You’re reading this because you take great pictures but you’re wondering… “should I start a photography business”? In this episode of ‘Is This Thing On’ I’m going to tell you exactly what you need to consider before taking the big leap.

Click to Subscribe!

Now, this video is not meant to crush your dreams of owning a photography studio or business, it’s actually the opposite. I want you to enter this industry with the right expectations. If you do so, there is a far greater chance that you’ll succeed and stick around. Close to 90% of photographers and cinematographers churn out of the industry within 5 years.

Here are 5 things to consider before starting up your photography business:

1. Photography and the Business of Photography Differ

The best way to explain this is to use another analogy. You might make a great cup of coffee, but does that mean that you should start a coffee shop? Opening up a coffee shop requires so much groundwork before even making your first cup of coffee: finding a location, designing the space, crafting a menu, scoping out local competition (AKA every Starbucks on every street), marketing and advertising, and obviously so much more, the list literally could go on for hours.

All of this to say that there is so much to do to create and sustain the business before even pouring your first cup of coffee. 90% of your photography business is not going to be comprised of taking pictures, that’s just 10%. Beyond just the passion of capturing photographs, you need to be passionate about the entire process ahead.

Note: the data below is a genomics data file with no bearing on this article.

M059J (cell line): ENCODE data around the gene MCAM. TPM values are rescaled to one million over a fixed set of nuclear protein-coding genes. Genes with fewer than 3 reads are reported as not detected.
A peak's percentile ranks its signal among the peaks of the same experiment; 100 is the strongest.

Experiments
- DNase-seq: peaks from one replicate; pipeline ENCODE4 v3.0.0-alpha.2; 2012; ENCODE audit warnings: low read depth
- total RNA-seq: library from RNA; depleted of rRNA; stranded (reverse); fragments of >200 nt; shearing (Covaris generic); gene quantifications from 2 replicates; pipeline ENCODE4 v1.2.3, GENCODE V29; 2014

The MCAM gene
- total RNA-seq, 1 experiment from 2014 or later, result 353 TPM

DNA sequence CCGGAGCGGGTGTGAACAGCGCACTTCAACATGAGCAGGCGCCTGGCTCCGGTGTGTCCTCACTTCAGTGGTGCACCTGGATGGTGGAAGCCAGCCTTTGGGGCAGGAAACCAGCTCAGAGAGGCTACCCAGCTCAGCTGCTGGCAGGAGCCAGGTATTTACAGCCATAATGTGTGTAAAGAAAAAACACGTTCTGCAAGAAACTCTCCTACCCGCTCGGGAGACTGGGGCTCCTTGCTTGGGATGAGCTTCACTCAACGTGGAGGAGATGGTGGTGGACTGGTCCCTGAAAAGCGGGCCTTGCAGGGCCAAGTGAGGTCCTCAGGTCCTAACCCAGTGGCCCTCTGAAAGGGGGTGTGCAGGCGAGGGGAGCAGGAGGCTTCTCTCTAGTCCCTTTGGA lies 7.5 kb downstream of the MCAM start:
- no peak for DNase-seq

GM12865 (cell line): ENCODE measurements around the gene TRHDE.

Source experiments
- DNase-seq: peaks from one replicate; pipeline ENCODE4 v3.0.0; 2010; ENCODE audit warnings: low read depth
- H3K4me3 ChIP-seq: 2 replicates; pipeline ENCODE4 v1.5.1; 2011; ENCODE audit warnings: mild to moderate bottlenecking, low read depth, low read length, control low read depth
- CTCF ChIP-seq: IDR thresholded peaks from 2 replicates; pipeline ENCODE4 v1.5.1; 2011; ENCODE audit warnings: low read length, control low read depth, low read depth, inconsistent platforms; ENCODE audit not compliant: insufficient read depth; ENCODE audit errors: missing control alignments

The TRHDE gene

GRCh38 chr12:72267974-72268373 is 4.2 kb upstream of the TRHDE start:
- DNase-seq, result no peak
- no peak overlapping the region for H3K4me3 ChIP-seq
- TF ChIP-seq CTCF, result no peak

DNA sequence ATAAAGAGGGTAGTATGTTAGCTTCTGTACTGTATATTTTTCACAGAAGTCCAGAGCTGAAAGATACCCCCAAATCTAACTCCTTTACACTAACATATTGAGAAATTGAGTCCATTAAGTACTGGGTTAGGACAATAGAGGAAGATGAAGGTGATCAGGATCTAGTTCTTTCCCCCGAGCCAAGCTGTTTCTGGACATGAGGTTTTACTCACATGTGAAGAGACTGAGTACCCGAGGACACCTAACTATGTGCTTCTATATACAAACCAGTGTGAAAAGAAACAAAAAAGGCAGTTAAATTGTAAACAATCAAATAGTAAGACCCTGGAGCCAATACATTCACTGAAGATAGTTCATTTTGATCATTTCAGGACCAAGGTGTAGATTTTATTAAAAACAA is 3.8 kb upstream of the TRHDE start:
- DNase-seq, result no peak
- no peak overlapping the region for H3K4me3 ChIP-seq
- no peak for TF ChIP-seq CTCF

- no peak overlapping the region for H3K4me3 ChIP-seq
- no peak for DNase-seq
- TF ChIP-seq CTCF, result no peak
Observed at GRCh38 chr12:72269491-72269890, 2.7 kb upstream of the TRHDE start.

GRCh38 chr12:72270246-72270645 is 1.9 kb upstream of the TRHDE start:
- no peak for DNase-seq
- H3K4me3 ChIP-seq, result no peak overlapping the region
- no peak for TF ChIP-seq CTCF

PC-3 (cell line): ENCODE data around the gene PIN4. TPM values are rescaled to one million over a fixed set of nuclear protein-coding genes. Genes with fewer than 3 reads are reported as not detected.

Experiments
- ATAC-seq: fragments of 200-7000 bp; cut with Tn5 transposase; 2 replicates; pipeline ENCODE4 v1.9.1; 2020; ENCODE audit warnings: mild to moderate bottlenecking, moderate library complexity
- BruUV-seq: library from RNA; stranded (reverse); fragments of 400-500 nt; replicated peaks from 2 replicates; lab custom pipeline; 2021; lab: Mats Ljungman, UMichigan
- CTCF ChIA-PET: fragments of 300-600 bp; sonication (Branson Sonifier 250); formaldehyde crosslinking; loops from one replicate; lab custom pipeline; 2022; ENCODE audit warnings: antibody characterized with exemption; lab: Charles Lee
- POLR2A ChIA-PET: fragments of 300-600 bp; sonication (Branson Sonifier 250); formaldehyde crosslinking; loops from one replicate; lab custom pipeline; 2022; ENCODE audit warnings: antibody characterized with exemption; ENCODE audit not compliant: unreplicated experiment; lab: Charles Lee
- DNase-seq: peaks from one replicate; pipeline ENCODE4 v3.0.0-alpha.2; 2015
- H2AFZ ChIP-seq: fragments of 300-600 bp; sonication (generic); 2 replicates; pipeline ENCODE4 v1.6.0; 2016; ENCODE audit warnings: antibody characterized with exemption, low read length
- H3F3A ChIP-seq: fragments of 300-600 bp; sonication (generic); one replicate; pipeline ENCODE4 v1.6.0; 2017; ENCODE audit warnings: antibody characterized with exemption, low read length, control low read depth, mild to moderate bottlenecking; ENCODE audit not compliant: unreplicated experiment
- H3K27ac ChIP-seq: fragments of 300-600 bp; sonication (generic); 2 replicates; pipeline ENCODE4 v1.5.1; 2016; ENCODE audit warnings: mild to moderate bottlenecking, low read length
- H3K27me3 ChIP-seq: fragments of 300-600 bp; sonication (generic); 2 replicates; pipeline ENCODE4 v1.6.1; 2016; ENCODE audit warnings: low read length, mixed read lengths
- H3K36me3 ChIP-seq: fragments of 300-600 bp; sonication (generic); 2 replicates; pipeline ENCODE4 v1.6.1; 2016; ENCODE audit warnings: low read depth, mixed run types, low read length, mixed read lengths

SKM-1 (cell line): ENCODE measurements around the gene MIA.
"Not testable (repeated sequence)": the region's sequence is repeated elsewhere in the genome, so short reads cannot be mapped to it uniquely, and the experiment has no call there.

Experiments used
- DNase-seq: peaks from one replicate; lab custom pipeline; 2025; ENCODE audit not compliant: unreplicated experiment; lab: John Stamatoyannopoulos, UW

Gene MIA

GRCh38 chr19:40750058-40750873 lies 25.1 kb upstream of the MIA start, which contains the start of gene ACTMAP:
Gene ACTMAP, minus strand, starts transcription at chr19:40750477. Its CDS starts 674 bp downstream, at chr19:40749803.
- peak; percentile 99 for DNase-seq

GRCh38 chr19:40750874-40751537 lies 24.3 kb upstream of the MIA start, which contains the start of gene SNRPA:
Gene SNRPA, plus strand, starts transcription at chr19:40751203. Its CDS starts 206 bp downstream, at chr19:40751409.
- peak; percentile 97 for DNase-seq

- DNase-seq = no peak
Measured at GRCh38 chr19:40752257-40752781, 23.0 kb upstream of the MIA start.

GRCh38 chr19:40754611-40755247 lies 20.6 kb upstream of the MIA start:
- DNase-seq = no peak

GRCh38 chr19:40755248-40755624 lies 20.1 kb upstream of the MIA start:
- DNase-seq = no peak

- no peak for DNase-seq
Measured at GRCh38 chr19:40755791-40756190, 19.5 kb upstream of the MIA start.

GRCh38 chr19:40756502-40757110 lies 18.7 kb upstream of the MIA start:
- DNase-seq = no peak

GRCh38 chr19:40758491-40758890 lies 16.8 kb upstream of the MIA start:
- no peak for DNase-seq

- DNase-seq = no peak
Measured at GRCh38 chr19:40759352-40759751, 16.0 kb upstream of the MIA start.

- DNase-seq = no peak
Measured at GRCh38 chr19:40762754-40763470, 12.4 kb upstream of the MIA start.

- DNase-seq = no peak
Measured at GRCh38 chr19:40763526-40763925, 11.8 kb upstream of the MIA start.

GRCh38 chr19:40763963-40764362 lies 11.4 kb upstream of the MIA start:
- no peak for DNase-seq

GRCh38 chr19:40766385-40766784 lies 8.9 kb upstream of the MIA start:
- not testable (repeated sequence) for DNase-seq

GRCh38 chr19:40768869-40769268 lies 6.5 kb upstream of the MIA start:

2. Customer Service is Non-Negotiable

You are entering a service based industry. This is a line of business that deals directly with customers and along with that, you’ll be dealing with exceptional wants and needs. Sales, valuing and justifying your worth, price negotiation – all of this comes with the territory of walking into this line of business. Learning your way around running a business is one thing, but factoring in multiple personalities, budgets, and expectations is an entirely separate matter.

3. 10% Photography, 90% You

Understanding that 10% of your job will be photography while 90% will be setting up the actual business is an absolutely crucial mentality to have for the first couple of years of your business. Once your business is off the ground and running, you can begin to outsource certain tasks you don’t prefer to tackle which frees up more time to perfect your craft and establish your personal photography style.

4. Delivering Consistently Under Pressure Is Stressful

When a client pays you, they expect the same consistent results that they have come to know from your portfolio and your body of work, no matter the time constraints or circumstances. So, the question you must ask yourself prior to “should I start a photography business” is whether or not function better in high-stress situations vs. low-stress situations. If you thrive in high-stress scenarios and excel then this is the industry for you.

5. Be Ok Giving Up Creative Freedom

Read more about this image here.

When you’re being paid, you are on your clients’ time. You give up your own creative freedom in order to satisfy the needs of the client. Many people might fight me on this point, but I stand by it. Sometimes that means reigning in your creative ideas or trying something outside your comfort zone.

After reading all of this and you still think you are up for the challenge of starting a photography business, we’ve created the perfect resource to kickstart this journey.

Purchase Here

Our Complete Photography Business Training System is comprised of 4 comprehensive workshops designed to tackle the toughest steps of building a photography business. Along with the workshops, you’ll receive contracts, templates, and additional resources – everything that you would possibly need to run your studio successfully!